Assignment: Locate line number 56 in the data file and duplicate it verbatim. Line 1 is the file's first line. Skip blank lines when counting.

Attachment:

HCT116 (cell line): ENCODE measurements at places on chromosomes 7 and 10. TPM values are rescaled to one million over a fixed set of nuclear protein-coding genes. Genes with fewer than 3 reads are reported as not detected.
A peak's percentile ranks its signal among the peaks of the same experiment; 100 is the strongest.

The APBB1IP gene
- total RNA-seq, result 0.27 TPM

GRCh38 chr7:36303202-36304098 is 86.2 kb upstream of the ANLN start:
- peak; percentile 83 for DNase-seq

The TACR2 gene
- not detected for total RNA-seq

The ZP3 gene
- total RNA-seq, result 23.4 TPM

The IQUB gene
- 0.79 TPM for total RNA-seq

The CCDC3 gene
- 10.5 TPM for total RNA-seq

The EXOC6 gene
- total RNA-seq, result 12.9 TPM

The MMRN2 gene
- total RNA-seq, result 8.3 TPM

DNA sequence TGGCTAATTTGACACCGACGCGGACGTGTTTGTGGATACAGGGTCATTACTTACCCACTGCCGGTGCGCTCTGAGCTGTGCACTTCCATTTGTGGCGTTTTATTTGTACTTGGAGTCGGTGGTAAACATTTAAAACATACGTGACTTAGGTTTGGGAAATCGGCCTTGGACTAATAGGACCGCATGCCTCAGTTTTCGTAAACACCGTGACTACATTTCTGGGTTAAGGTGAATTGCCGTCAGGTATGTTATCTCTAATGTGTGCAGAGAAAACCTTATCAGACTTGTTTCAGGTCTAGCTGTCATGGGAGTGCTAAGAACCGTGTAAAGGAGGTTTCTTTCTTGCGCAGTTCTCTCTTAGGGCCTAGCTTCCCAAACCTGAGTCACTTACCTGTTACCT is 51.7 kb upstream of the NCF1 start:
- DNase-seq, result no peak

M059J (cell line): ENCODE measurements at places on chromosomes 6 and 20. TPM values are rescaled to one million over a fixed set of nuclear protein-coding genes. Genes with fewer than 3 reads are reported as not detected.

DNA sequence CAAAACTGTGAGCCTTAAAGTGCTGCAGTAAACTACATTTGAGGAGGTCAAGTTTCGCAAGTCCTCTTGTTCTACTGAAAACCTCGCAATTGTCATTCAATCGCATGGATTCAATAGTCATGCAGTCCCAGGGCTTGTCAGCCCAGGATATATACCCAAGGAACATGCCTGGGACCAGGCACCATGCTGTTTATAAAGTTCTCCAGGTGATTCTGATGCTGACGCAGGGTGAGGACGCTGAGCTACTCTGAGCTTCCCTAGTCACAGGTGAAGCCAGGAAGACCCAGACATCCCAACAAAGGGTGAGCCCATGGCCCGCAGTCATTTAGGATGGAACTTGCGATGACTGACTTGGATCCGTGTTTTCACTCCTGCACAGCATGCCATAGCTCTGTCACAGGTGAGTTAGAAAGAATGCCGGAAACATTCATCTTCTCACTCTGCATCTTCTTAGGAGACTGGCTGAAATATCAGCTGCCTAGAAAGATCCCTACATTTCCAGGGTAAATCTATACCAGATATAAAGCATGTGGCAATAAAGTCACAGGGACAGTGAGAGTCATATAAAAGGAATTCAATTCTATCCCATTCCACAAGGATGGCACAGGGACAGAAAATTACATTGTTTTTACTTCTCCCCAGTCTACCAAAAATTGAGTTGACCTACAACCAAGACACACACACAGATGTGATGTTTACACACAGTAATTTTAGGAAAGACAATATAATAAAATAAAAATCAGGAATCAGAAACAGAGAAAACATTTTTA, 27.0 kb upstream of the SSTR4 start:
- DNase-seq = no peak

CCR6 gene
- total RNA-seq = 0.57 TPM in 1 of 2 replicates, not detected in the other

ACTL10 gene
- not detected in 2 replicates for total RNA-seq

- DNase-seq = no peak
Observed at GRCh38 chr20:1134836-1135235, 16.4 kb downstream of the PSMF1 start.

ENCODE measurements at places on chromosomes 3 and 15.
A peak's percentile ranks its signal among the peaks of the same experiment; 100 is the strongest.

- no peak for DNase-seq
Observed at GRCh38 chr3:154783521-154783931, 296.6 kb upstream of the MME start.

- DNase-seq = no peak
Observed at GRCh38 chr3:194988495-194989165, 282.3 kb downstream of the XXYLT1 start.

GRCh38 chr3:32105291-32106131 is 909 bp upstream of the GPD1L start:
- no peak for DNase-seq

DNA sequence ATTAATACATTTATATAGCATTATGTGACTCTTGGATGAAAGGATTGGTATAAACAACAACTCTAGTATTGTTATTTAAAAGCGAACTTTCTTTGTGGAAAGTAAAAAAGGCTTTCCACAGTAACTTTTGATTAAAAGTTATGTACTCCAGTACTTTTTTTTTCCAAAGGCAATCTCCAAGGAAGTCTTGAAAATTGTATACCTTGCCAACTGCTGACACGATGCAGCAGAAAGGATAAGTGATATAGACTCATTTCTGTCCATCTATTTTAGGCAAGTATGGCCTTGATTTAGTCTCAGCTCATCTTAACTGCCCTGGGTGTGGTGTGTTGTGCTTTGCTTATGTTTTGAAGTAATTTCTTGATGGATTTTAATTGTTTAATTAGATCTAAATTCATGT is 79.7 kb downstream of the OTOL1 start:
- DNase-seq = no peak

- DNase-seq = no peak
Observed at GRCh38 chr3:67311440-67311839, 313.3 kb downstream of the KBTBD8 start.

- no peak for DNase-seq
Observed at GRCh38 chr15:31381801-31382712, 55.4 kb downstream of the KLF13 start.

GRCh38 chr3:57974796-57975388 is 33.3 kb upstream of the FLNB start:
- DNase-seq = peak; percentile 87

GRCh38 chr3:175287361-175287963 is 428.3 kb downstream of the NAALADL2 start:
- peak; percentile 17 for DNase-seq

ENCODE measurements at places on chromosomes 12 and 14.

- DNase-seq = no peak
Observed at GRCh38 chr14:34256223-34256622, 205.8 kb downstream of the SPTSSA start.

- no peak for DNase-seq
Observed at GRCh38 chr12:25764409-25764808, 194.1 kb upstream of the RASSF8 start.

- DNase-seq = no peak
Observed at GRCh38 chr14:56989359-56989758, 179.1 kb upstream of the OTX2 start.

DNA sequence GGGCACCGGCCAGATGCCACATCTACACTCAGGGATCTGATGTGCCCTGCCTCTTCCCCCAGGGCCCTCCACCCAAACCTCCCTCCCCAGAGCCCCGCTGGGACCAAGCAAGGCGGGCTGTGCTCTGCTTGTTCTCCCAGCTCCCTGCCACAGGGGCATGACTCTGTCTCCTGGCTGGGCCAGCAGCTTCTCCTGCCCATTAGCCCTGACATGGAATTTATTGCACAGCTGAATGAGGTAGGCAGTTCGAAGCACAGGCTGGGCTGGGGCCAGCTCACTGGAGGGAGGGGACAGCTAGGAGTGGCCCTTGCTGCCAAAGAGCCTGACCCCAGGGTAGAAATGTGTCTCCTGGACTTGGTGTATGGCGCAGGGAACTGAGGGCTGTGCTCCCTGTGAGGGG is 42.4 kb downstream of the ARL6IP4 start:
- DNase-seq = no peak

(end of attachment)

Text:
- DNase-seq = no peak